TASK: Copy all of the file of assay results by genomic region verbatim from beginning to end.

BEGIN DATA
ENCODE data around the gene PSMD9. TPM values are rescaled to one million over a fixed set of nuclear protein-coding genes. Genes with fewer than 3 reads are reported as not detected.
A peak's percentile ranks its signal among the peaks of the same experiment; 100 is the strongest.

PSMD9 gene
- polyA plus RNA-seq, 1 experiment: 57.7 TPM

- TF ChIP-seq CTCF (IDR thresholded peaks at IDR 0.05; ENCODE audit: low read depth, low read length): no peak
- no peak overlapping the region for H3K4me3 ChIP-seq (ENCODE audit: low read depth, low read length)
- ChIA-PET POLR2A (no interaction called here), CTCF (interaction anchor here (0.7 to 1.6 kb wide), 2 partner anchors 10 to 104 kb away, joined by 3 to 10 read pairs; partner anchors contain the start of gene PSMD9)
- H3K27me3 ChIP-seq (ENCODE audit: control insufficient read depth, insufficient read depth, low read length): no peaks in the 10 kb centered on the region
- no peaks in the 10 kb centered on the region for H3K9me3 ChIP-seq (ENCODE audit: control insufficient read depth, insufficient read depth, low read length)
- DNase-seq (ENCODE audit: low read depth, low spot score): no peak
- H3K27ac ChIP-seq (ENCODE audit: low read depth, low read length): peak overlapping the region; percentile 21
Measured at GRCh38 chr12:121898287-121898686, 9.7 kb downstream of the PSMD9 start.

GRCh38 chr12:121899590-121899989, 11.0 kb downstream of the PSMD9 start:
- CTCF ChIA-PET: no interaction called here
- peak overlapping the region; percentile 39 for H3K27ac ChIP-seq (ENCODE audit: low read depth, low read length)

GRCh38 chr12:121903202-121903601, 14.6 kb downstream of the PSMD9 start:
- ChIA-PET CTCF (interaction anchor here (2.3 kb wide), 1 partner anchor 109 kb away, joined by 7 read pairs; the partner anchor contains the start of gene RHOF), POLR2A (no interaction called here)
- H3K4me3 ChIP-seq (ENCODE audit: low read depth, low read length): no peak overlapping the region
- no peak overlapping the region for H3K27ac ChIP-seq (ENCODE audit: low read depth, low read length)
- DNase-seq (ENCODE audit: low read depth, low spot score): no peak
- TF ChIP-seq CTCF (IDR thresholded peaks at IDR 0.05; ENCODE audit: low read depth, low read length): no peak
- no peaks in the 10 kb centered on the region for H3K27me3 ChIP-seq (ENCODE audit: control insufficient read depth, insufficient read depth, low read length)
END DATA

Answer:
ENCODE data around the gene PSMD9. TPM values are rescaled to one million over a fixed set of nuclear protein-coding genes. Genes with fewer than 3 reads are reported as not detected.
A peak's percentile ranks its signal among the peaks of the same experiment; 100 is the strongest.

PSMD9 gene
- polyA plus RNA-seq, 1 experiment: 57.7 TPM

- TF ChIP-seq CTCF (IDR thresholded peaks at IDR 0.05; ENCODE audit: low read depth, low read length): no peak
- no peak overlapping the region for H3K4me3 ChIP-seq (ENCODE audit: low read depth, low read length)
- ChIA-PET POLR2A (no interaction called here), CTCF (interaction anchor here (0.7 to 1.6 kb wide), 2 partner anchors 10 to 104 kb away, joined by 3 to 10 read pairs; partner anchors contain the start of gene PSMD9)
- H3K27me3 ChIP-seq (ENCODE audit: control insufficient read depth, insufficient read depth, low read length): no peaks in the 10 kb centered on the region
- no peaks in the 10 kb centered on the region for H3K9me3 ChIP-seq (ENCODE audit: control insufficient read depth, insufficient read depth, low read length)
- DNase-seq (ENCODE audit: low read depth, low spot score): no peak
- H3K27ac ChIP-seq (ENCODE audit: low read depth, low read length): peak overlapping the region; percentile 21
Measured at GRCh38 chr12:121898287-121898686, 9.7 kb downstream of the PSMD9 start.

GRCh38 chr12:121899590-121899989, 11.0 kb downstream of the PSMD9 start:
- CTCF ChIA-PET: no interaction called here
- peak overlapping the region; percentile 39 for H3K27ac ChIP-seq (ENCODE audit: low read depth, low read length)

GRCh38 chr12:121903202-121903601, 14.6 kb downstream of the PSMD9 start:
- ChIA-PET CTCF (interaction anchor here (2.3 kb wide), 1 partner anchor 109 kb away, joined by 7 read pairs; the partner anchor contains the start of gene RHOF), POLR2A (no interaction called here)
- H3K4me3 ChIP-seq (ENCODE audit: low read depth, low read length): no peak overlapping the region
- no peak overlapping the region for H3K27ac ChIP-seq (ENCODE audit: low read depth, low read length)
- DNase-seq (ENCODE audit: low read depth, low spot score): no peak
- TF ChIP-seq CTCF (IDR thresholded peaks at IDR 0.05; ENCODE audit: low read depth, low read length): no peak
- no peaks in the 10 kb centered on the region for H3K27me3 ChIP-seq (ENCODE audit: control insufficient read depth, insufficient read depth, low read length)